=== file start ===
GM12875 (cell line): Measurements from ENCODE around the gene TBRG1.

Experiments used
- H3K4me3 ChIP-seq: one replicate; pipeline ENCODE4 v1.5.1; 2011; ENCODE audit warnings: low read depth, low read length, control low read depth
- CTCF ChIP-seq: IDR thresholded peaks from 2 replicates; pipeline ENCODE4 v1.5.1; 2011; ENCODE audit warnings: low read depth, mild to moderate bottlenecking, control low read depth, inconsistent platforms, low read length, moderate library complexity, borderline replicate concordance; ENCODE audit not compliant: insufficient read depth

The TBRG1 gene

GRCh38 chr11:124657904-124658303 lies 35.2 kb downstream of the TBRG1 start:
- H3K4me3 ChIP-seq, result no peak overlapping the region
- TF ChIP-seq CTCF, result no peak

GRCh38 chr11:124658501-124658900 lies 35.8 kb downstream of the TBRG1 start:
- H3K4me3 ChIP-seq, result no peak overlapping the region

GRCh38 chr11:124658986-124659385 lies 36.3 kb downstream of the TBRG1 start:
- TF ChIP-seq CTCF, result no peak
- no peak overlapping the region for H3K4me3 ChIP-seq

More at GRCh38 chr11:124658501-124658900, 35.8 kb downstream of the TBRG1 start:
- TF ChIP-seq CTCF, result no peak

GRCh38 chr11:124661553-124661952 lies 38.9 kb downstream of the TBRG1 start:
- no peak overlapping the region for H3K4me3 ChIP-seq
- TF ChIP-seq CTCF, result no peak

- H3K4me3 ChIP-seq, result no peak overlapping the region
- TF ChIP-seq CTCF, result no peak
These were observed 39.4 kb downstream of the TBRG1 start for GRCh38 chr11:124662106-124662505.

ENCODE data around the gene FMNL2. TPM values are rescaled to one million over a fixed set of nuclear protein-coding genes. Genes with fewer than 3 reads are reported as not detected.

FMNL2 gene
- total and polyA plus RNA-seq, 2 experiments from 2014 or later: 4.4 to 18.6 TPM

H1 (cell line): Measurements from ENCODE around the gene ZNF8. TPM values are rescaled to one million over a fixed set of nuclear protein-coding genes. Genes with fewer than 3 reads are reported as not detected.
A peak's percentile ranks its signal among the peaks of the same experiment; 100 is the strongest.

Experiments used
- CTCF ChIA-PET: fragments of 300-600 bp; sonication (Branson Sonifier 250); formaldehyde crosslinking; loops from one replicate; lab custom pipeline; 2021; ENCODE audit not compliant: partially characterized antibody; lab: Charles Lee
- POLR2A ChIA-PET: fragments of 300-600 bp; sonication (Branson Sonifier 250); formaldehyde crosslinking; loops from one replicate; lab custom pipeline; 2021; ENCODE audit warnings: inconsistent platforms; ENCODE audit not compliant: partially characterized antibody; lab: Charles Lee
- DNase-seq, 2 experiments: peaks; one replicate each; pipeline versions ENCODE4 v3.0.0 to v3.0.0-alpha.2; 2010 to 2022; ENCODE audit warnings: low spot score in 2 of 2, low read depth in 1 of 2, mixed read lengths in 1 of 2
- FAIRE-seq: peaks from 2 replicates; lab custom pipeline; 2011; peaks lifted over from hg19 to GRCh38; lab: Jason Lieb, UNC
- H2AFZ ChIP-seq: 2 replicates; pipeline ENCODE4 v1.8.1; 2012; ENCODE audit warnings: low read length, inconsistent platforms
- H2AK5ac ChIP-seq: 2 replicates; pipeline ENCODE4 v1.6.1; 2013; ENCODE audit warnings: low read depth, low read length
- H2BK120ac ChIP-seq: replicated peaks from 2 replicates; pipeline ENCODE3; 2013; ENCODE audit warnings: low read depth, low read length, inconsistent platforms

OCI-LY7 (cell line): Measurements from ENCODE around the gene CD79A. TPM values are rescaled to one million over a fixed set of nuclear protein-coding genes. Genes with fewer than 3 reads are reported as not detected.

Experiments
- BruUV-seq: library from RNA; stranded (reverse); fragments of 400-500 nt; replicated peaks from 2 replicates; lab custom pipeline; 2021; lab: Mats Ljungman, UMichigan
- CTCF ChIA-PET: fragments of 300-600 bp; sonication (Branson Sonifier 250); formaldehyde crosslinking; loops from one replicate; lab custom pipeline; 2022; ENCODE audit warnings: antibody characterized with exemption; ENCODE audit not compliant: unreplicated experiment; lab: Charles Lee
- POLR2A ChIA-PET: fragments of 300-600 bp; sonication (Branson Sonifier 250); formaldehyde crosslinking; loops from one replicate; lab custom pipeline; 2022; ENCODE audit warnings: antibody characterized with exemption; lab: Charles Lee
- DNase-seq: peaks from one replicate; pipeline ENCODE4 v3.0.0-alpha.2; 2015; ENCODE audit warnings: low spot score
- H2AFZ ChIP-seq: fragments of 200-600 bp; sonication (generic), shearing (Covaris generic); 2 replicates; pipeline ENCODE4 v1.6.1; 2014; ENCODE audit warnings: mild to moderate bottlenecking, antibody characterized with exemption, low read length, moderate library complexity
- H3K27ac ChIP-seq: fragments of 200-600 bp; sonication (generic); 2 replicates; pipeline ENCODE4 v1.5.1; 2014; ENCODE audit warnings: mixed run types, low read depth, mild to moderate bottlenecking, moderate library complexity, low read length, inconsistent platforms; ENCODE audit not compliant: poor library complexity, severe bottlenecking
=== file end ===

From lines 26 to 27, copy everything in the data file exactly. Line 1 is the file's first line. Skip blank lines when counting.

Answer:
A peak's percentile ranks its signal among the peaks of the same experiment; 100 is the strongest.

Experiments used